‘Vocational Professions Quickly Becoming Primary Jobs’
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Minister of Agriculture and Marine Resources, Michael Pintard encouraged a group of high school Apprenticeship Programme participants in Grand Bahama to “find their passion” and allow that passion to pay their bills, thereby positively change lives.
Speaking at the launch of the new programme on Saturday, January 9, at the New Life Worship Center, Minister Pintard said that vocational professions are rapidly becoming the primary jobs generating revenue that exceeds traditional occupations.
The apprenticeship programme was started by Dominick Roach and the New Life Worship Center, and has been designed to teach students of grades 7-12 about various vocations, including culinary arts, auto mechanics, plumbing, computer technology, electrical engineering and carpentry.
Classes will begin in two weeks on Saturdays, with some 20 students facilitated by professionals in various fields who have volunteered their time to the programme.
Minister Pintard told the high schoolers that such apprenticeship programmes are about self-empowerment.
Minister Pintard told the participants that Bahamians must learn to own the rock on which they stand, but pointed out that such ownership will only come about through the work of those who possess the skill sets.
The minister admitted that his generation and the one before him did not seize some key opportunities for skill development needed in The Bahamas. He said now is the time to prepare the next generation to take advantage of those opportunities to take the country to another level.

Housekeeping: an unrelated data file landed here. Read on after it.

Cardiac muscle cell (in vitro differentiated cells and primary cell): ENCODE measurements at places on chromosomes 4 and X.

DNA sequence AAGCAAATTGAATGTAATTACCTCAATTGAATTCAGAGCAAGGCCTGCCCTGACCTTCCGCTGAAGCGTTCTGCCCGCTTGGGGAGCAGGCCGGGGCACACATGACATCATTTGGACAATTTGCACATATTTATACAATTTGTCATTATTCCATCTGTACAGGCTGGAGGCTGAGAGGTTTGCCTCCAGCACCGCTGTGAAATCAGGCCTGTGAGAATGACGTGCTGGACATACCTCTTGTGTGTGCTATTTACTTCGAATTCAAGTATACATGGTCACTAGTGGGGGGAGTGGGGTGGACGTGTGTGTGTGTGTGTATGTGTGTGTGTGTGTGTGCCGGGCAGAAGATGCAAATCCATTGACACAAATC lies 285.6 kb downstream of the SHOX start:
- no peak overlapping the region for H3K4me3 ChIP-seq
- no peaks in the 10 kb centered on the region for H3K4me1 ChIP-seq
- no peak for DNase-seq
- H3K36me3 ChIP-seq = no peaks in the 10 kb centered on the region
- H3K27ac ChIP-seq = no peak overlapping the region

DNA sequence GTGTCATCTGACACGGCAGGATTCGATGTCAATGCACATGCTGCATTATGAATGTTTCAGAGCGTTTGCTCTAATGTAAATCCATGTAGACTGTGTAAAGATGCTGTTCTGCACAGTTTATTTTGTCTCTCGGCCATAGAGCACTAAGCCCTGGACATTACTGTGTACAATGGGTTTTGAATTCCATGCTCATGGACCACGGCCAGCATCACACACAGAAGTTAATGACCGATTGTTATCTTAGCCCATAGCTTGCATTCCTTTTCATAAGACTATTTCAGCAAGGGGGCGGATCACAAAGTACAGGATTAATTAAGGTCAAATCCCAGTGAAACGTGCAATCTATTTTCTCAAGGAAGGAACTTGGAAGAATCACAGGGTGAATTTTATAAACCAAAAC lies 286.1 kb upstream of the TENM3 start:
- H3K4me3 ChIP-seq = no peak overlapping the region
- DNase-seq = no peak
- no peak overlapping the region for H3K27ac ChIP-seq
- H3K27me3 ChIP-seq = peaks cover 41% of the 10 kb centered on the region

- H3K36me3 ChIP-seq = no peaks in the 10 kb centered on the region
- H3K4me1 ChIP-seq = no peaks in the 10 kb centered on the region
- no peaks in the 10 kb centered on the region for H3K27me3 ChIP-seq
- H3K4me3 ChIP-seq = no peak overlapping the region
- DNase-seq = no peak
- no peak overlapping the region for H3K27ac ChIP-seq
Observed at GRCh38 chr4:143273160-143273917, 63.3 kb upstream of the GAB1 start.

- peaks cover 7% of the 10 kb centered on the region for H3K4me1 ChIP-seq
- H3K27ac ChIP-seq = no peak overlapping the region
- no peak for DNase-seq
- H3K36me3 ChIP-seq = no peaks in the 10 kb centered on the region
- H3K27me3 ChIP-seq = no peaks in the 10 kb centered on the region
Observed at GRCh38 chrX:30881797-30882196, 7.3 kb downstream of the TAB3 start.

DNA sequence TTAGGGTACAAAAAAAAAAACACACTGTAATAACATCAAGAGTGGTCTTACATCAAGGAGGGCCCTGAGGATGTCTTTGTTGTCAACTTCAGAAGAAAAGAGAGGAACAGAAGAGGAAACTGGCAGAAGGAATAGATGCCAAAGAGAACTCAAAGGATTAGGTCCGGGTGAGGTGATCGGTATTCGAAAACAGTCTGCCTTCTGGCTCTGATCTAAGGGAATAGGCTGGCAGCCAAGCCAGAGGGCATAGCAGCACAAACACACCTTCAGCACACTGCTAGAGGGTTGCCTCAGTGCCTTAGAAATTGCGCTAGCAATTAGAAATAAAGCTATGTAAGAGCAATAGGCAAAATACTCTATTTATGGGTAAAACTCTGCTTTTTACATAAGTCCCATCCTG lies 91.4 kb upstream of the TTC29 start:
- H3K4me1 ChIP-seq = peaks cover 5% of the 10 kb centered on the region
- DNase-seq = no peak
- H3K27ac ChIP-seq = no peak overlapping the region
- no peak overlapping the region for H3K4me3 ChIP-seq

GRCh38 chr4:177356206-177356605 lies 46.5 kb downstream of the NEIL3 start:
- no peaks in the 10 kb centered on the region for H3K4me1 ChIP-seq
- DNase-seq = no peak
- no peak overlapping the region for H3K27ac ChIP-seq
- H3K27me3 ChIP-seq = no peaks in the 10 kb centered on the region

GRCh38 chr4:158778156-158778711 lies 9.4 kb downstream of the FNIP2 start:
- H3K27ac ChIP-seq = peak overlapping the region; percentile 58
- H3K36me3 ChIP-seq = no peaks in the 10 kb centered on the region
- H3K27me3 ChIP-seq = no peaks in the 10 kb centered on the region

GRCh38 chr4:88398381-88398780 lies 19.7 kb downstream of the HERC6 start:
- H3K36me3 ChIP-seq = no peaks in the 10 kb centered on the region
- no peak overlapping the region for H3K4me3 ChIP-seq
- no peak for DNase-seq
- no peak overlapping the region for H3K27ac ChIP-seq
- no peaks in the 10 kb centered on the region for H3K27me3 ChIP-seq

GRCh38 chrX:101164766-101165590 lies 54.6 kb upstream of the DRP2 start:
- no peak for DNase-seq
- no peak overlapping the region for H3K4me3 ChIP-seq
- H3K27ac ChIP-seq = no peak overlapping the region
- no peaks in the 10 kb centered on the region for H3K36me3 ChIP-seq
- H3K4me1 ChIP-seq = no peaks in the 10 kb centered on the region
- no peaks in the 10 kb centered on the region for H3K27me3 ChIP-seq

“My future, in large measure, depends on you young people and on the next generation. So, we are asking you who will be taking part in this programme to show up, listen and learn and stand firm.”
Member of Parliament for East Grand Bahama K. Peter Turnquest, who also spoke at the apprenticeship programme, pointed out that back in the seventies vocational education was a key part of the educational system.
However, he noted, somewhere along the way it was determined that everything was more about academics and so the talents of many were neglected or pushed aside because focus was taken off vocational training.
“That was to our disadvantage,” said Mr. Turnquest. “I believe we are where we are as a result of the abandonment of those programmes. So, for New Life to reintroduce those programmes back to the community means that they are moving in the right direction.”
“I want to thank the Instructors who have committed to this programme because it’s a major sacrifice. So I congratulate you for that.”
By Andrew Coakley–BIS
(BIS Photo/Andrew Miller)